Posted By: Bayley Bischof Channel 8 Eyewitness News 

Mental health is the top concern for Nebraska schools, but they don't have the resources to help.

Administrators at ESU 6, an educational service unit that serves 16 rural school districts near Lincoln.

"I see administrators that are very frustrated because they want their children to be successful, they want them to stay in school, they want parents to be collaborators with them but that doesn't always happen,” Mary Phillips, with ESU 6 said.

But Thursday, former educator, and state senator Lynne Walz proposed a bill that would add social workers to each education service unit, like ESU 6.

"I know that there's a definite need for help...families and kids are crying out for help,” state senator Lynne Walz said.

Walz says putting social workers in each ESU would allow school districts access to a mental health professional at a low cost.

They'd be able to work through mental illness and behavioral issues with students and families, and provide preventative training as well.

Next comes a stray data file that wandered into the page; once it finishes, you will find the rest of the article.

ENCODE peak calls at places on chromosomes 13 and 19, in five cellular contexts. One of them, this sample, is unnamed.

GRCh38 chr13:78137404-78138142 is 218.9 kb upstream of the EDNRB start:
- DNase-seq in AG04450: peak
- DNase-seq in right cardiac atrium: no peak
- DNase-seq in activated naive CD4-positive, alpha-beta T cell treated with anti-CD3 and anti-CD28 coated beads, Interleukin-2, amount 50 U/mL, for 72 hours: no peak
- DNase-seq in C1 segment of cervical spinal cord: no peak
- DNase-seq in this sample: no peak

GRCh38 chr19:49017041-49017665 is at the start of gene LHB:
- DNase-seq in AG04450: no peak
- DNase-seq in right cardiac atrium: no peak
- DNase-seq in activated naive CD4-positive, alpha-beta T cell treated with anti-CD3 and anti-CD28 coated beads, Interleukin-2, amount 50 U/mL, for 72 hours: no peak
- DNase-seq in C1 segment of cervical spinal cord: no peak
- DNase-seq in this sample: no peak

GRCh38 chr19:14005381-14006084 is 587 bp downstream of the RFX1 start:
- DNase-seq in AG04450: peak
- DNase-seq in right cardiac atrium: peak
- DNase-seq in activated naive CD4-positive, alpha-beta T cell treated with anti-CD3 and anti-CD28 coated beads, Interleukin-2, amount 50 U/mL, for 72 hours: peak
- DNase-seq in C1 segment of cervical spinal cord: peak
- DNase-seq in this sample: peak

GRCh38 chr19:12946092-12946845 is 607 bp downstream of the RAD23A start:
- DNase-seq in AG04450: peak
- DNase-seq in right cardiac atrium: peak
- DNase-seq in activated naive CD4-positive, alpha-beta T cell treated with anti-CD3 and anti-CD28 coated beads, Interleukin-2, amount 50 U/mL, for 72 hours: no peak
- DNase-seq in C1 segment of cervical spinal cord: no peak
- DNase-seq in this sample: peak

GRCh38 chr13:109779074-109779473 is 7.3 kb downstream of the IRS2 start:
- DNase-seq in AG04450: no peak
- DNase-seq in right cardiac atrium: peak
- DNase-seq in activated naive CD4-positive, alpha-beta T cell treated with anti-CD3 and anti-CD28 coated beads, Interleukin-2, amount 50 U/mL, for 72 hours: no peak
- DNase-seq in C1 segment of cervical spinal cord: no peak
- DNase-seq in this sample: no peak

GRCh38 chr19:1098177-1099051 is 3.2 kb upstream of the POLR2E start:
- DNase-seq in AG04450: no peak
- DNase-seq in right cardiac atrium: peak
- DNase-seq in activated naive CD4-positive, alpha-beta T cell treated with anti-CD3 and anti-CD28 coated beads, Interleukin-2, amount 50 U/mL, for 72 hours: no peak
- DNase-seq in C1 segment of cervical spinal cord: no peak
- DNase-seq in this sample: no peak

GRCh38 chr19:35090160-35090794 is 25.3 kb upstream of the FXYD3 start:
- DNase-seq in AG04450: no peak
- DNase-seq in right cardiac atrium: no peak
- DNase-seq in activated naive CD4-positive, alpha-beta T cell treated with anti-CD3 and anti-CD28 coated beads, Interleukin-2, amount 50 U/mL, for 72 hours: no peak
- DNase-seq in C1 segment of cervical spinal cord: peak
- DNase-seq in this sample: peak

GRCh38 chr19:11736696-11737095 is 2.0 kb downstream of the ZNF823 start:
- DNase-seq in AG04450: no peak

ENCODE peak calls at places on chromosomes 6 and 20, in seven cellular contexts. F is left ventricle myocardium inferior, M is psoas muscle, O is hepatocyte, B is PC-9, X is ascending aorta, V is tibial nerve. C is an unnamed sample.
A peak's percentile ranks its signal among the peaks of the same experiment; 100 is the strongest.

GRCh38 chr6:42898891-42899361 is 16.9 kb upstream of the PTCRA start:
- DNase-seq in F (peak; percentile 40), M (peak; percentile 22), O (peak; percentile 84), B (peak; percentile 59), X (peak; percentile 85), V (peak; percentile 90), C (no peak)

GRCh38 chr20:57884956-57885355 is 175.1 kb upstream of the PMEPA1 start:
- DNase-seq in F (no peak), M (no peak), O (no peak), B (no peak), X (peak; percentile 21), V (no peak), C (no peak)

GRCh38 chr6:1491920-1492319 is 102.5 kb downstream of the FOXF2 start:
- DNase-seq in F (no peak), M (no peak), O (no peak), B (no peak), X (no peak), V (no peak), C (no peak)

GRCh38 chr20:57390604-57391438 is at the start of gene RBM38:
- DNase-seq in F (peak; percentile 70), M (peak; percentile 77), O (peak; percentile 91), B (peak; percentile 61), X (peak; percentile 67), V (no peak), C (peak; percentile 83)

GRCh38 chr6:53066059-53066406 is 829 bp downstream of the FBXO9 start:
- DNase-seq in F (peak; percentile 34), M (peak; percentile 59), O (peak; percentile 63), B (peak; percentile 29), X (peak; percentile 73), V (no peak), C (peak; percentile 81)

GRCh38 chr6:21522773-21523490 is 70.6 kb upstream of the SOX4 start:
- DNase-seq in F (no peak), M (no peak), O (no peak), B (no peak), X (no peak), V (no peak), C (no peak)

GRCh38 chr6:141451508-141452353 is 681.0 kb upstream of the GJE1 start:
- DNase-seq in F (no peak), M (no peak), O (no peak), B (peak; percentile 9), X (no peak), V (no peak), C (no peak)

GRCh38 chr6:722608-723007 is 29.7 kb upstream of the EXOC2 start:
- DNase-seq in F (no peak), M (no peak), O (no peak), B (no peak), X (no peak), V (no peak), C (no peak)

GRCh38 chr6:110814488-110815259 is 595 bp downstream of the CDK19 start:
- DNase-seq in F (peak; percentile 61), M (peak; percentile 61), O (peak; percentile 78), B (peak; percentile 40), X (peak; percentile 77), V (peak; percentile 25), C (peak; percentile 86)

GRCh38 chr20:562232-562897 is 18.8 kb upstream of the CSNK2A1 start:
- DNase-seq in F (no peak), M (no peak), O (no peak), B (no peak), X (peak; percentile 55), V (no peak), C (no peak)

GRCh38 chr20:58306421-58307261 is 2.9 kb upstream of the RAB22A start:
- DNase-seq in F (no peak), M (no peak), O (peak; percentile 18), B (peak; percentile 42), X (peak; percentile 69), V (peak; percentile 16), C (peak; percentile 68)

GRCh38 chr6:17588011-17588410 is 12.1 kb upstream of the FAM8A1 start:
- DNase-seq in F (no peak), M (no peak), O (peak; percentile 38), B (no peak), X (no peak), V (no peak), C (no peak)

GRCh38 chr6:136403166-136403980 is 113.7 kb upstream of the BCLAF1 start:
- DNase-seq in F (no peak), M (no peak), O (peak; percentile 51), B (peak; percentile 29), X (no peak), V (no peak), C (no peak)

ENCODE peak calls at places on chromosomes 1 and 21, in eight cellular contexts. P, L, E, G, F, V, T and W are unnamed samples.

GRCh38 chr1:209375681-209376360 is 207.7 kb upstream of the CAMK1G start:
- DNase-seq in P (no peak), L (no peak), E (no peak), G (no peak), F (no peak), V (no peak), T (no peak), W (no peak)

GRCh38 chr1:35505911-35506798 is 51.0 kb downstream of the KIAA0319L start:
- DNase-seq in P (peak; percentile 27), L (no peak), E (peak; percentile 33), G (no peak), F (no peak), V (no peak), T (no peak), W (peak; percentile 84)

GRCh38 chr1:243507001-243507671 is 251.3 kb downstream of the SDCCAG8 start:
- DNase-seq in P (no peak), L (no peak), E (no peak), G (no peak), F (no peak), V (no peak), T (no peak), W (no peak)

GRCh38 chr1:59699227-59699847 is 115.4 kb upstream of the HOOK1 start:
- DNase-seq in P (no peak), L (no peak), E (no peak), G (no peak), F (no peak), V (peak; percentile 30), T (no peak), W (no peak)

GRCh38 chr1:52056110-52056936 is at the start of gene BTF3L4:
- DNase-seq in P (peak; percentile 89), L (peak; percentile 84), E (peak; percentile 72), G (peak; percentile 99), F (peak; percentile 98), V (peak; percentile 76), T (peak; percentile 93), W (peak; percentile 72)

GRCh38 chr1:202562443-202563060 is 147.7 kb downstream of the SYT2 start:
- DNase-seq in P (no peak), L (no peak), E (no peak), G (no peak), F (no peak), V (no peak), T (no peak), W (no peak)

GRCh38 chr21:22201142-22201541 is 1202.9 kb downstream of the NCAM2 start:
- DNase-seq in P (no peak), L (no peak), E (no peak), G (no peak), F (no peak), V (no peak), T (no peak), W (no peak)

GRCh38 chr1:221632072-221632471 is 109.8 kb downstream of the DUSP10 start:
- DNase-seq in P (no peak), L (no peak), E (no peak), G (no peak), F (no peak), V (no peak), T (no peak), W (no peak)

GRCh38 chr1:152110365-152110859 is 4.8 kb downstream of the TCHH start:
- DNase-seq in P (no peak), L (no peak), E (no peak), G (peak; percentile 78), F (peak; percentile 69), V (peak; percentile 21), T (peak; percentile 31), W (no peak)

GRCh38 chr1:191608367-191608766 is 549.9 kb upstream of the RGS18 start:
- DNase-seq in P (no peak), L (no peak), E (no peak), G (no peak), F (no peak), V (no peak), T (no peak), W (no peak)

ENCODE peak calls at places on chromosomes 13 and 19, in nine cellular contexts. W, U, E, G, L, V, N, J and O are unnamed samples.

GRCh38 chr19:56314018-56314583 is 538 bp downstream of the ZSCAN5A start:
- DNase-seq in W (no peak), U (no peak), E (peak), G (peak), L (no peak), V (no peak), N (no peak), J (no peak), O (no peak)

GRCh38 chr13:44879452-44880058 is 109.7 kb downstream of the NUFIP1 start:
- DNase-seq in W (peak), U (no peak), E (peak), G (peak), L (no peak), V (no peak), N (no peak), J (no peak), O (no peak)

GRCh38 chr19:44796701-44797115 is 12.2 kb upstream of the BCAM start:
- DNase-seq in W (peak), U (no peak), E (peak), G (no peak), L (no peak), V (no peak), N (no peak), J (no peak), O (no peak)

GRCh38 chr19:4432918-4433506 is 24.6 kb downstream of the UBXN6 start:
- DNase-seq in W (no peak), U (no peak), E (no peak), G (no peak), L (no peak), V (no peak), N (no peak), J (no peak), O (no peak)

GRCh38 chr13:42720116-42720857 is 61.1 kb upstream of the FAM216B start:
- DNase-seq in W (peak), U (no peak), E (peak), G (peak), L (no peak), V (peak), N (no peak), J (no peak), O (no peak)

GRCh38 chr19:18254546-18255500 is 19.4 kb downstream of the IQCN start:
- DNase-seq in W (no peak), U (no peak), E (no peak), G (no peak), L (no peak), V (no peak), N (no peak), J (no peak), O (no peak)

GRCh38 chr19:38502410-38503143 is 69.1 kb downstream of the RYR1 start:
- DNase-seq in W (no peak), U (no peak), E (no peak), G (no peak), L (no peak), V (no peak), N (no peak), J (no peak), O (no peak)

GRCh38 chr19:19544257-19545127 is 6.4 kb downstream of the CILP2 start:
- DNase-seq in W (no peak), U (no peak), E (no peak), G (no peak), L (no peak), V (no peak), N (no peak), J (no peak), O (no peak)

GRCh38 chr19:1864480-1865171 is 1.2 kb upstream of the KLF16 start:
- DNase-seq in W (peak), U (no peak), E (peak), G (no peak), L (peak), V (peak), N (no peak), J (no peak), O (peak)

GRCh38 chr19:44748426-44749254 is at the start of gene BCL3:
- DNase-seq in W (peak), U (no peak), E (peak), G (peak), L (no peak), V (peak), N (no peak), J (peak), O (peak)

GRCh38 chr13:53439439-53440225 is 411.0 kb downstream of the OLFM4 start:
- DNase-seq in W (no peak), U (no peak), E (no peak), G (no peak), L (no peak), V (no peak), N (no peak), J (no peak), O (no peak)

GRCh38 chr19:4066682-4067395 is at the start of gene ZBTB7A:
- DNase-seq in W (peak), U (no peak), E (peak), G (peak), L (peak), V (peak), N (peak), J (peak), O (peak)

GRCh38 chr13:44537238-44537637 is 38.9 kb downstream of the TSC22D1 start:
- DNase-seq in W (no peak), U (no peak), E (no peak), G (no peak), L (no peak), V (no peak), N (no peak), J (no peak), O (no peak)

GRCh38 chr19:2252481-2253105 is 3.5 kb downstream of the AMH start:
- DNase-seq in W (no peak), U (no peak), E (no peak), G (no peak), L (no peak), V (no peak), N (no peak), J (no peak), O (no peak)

"By bringing them into the ESU we can make sure there's access to each of those districts for the amount of services they need, providing that this bill is funded fairly,” Phillips said.

Walz plans on using private funding to raise $4.5 million dollars to support the program for the first three years.

After that, the cost would be shared between private donors, the state and the schools they serve.

This concerns Don Shoemake, the administrator of ESU 6, because rural school districts barely have the money to fund the educational programming required by the state.

"Superintendents in the schools recognize that that's a problem and they would like to provide the service and the support that the kids need... they just wouldn't be able to do it,” Don Shoemake, with ESU 6 said.

Shoemake is hoping this bill is passed because they desperately need resources, but are hoping they'll get more help from the state, or private donors to help pay for it.